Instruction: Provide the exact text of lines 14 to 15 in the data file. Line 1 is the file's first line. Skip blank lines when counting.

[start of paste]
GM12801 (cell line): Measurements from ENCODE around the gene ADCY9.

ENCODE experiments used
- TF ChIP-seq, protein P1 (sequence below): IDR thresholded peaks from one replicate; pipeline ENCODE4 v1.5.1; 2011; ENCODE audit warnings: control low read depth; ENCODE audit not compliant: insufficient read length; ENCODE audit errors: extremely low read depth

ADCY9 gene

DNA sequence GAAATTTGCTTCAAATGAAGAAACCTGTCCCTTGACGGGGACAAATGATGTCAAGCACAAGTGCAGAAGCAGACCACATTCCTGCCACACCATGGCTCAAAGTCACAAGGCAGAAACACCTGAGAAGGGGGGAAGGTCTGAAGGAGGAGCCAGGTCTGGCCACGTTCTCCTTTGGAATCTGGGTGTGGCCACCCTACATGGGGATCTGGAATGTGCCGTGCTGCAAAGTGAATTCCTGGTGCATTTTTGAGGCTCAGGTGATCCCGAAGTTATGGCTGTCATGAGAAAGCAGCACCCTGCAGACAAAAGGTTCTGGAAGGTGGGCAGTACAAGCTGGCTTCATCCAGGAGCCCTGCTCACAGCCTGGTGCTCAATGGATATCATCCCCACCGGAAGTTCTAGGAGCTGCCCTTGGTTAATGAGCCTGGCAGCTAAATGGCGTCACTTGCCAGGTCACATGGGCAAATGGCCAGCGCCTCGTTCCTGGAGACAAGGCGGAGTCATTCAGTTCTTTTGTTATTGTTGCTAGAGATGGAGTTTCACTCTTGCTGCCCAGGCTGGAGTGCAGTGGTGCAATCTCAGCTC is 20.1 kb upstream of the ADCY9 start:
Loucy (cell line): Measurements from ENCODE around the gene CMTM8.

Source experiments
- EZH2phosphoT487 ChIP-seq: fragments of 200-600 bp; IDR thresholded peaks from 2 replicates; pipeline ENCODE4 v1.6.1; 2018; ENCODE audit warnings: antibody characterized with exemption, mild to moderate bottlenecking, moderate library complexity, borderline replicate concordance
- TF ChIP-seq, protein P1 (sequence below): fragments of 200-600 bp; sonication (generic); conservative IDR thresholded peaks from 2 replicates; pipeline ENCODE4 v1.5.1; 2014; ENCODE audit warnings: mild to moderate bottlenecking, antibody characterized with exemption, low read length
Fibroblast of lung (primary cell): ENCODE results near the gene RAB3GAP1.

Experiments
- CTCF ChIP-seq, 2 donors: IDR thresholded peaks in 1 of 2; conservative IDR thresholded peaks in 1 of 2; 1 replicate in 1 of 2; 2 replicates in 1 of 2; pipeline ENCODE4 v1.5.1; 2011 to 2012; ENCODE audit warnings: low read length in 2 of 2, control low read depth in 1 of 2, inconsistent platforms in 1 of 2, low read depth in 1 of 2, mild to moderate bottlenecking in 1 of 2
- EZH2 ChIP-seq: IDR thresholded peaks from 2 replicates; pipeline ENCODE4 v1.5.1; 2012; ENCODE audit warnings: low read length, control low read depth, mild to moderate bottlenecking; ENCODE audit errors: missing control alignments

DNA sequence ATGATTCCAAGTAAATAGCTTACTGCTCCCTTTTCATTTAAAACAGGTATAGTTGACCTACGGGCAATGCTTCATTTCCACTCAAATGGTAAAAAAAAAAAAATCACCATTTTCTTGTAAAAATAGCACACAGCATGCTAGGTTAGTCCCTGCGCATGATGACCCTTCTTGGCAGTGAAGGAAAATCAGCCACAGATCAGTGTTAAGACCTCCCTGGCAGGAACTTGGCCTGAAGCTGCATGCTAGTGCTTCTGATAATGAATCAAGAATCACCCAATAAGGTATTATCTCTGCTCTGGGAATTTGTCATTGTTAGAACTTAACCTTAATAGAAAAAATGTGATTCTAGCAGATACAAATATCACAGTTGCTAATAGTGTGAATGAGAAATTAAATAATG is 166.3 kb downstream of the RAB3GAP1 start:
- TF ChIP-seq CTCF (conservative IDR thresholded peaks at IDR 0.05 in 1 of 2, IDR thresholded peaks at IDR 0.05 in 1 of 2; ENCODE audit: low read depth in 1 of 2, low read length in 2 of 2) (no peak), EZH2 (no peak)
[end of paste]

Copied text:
DNA sequence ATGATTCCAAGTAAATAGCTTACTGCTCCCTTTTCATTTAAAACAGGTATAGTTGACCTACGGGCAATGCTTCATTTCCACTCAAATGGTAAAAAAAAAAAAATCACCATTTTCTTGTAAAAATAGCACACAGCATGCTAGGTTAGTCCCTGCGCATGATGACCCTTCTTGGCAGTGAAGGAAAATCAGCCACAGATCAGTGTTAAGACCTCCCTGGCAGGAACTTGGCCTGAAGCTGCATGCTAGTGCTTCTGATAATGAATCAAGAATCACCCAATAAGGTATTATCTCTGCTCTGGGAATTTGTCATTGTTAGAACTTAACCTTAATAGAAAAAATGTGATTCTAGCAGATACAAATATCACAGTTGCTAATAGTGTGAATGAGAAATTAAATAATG is 166.3 kb downstream of the RAB3GAP1 start:
- TF ChIP-seq CTCF (conservative IDR thresholded peaks at IDR 0.05 in 1 of 2, IDR thresholded peaks at IDR 0.05 in 1 of 2; ENCODE audit: low read depth in 1 of 2, low read length in 2 of 2) (no peak), EZH2 (no peak)